Emma Ockerman writes: “In recent weeks, parents have complained to school boards in Missouri, Virginia, Texas, Florida, and other states about novels they consider to be obscene or inappropriate—most often, books that illuminate stories of marginalized identities. As a result, some districts have pulled books for review, while a handful of conservative politicians have seized upon the movement as a rallying cry to their side. In a few instances, parents or school board members have also tried to elevate their concerns to law enforcement.”
Vice, Nov. 22
Donald Cohen and Allen Mikaelian write: “Libraries resist privatization because they are not just about the books. We could easily replace the transactional part of libraries with corporations, but we’d be left with a place where you come in, get your books, pay, and leave. You’d lose the opportunity to get help with homework or trade quilt patterns or meet people who are eager to recommend their favorite reads. And that’s just the surface of what libraries do, especially in a time when most other social services have been slashed. Author Deborah Fallows, after crisscrossing the nation, decided that libraries have become ‘second responders.’”
Lit Hub, Nov. 22
In our November/December issue, we’ve got stats celebrating the culinary cornucopia found in books, libraries, and collections, including the number of classes offered annually through Free Library of Philadelphia’s Culinary Literacy Center (350), the number of copies that the novel Like Water for Chocolate has sold (4.5 million), and the number of individually wrapped Kraft Singles bound together in the book 20 Slices of American Cheese at University of Michigan’s Art, Architecture, and Engineering Library in Ann Arbor (20).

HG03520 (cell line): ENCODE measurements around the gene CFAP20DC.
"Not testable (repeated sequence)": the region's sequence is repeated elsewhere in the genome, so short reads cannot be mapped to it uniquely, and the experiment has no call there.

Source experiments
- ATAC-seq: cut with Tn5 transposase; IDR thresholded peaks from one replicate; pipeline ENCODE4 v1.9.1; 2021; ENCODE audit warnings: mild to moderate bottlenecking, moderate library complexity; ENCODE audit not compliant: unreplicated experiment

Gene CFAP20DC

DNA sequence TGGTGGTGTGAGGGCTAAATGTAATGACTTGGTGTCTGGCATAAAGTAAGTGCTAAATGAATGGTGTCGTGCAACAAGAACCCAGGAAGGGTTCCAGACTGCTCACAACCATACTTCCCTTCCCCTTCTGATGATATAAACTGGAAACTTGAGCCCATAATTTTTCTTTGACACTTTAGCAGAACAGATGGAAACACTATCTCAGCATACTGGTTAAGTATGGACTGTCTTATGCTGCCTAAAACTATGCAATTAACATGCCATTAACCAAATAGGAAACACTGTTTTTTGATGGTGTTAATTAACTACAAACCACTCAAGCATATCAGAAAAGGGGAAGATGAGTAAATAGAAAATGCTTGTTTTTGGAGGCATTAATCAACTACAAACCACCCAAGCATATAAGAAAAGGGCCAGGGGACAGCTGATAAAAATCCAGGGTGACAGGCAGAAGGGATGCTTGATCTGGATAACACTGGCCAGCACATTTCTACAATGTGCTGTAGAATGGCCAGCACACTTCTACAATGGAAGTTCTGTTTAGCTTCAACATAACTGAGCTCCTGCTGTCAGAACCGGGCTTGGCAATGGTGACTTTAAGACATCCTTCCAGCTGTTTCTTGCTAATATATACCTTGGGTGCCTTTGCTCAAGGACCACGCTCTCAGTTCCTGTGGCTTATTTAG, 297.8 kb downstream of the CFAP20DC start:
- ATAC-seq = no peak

American Libraries Trend, Nov./Dec.
Lara Ewen writes: “As a second pandemic holiday season rolls in, even the cheeriest folks are fraying a little around the edges. This year, give them effortless presents that will make their lives gentler, simpler, and sweeter. And since you could probably also use a little break, we’ve done most of the work for you by rounding up a collection of bookish gifts that, despite inflation, are still easy on the wallet (everything is under $50) and suitable for just about everyone on your list (including you).”
American Libraries feature, Nov. 23
Emily Ashcraft writes: “Sonya Sones, author of The Opposite of Innocent, said she was ‘saddened and disturbed’ when she learned this week that a book she wrote was removed from four high school libraries in Salt Lake County (Utah). Although the book has sexual content, it was written in response to Sones’ experiences, and she hoped it would have a positive effect on teenagers who are in situations of abuse. The Opposite of Innocent is one of nine books that was removed by Canyons School District officials from high school libraries after a Sandy woman sent an email expressing concerns about the books’ content.
KSL-TV (Salt Lake City), Nov. 20
The North Kansas City (Mo.) School District said November 22 that it’s returning All Boys Aren’t Blue and Fun Home to high school library shelves, according to a copy of a letter to families provided to The Associated Press by a spokeswoman, who said it was sent November 19. The books were pulled following parent concerns raised in a late October school board meeting. The American Civil Liberties Union of Missouri on Monday wrote a letter to school officials urging that the books be returned, arguing that banning the books would violate students’ First Amendment rights by restricting their access to ideas. Students had also petitioned to keep the books in libraries.
KSHB-TV (Kansas City, Mo.), Nov. 22
April Umminger writes: “It‘s the time of year for soups, sautées, and stories! If you’re looking for a palate-cleansing nonfiction to listen to, this roundup has memoirs that are both sweet and salty. These audiobooks serve up the true stories of celebrity chefs, restaurant critics, movie stars, and famous foodies.”
Goodreads, Nov. 22